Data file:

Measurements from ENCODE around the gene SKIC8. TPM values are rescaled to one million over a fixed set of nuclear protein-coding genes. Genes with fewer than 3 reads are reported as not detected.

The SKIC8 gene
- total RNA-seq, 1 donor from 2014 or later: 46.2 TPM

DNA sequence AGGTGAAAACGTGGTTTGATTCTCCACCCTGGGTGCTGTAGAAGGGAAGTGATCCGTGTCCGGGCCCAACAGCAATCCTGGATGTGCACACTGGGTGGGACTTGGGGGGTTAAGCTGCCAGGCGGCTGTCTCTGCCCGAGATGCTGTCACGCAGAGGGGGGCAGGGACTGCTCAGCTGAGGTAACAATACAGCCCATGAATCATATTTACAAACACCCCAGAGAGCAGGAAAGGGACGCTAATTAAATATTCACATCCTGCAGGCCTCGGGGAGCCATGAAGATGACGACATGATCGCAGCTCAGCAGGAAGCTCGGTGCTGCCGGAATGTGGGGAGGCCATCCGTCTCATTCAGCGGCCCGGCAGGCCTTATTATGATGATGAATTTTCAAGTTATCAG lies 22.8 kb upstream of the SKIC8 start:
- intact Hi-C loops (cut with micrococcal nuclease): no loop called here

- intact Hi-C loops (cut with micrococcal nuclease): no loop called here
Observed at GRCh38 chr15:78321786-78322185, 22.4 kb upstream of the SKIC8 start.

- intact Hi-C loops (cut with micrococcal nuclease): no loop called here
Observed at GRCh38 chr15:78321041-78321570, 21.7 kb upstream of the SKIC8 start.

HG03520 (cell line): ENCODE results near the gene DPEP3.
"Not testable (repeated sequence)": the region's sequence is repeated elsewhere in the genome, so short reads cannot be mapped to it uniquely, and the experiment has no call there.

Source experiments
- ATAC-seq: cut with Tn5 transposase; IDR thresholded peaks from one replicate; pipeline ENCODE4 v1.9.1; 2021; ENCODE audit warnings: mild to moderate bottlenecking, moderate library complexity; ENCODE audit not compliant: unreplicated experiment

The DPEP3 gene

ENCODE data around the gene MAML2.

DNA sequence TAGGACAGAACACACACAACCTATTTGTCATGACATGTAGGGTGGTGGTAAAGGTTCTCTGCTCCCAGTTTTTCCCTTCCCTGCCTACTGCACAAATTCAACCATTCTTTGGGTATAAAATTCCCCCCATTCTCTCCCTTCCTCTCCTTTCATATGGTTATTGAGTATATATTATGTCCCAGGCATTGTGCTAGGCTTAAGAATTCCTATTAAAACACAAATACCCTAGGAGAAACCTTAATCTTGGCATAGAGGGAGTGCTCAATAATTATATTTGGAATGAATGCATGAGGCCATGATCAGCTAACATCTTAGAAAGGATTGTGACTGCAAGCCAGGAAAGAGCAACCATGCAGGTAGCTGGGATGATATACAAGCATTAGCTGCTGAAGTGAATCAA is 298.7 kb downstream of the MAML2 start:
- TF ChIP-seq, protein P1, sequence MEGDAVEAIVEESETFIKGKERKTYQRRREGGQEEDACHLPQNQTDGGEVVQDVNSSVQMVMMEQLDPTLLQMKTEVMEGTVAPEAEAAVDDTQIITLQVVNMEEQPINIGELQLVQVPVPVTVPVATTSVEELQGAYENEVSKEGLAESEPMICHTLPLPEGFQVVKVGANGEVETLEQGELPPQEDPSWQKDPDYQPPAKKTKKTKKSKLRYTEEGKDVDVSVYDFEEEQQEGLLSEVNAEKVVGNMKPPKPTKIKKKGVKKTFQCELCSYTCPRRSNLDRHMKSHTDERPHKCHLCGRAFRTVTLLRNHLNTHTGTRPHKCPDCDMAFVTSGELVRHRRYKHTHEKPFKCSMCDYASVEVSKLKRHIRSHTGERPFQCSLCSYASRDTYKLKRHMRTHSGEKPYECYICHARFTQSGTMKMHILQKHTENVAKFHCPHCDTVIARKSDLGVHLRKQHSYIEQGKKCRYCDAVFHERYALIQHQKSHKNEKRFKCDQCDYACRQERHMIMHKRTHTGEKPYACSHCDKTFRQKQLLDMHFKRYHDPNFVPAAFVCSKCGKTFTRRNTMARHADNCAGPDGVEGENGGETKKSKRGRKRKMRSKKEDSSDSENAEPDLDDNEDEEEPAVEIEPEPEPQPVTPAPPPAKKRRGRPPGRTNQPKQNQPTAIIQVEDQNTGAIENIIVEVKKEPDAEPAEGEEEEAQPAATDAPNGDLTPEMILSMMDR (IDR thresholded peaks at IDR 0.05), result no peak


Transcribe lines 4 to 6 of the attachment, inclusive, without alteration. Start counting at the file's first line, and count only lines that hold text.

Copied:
DNA sequence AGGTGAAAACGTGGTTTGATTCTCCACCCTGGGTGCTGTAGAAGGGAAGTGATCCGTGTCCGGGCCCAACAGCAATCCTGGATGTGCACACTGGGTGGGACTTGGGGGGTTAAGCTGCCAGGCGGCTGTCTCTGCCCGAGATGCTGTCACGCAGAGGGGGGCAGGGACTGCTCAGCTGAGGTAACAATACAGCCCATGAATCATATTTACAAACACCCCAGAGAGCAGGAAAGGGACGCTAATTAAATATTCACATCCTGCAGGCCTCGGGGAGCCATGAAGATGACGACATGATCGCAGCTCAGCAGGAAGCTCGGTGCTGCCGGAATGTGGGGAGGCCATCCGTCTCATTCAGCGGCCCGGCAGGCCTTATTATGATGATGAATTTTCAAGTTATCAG lies 22.8 kb upstream of the SKIC8 start:
- intact Hi-C loops (cut with micrococcal nuclease): no loop called here

- intact Hi-C loops (cut with micrococcal nuclease): no loop called here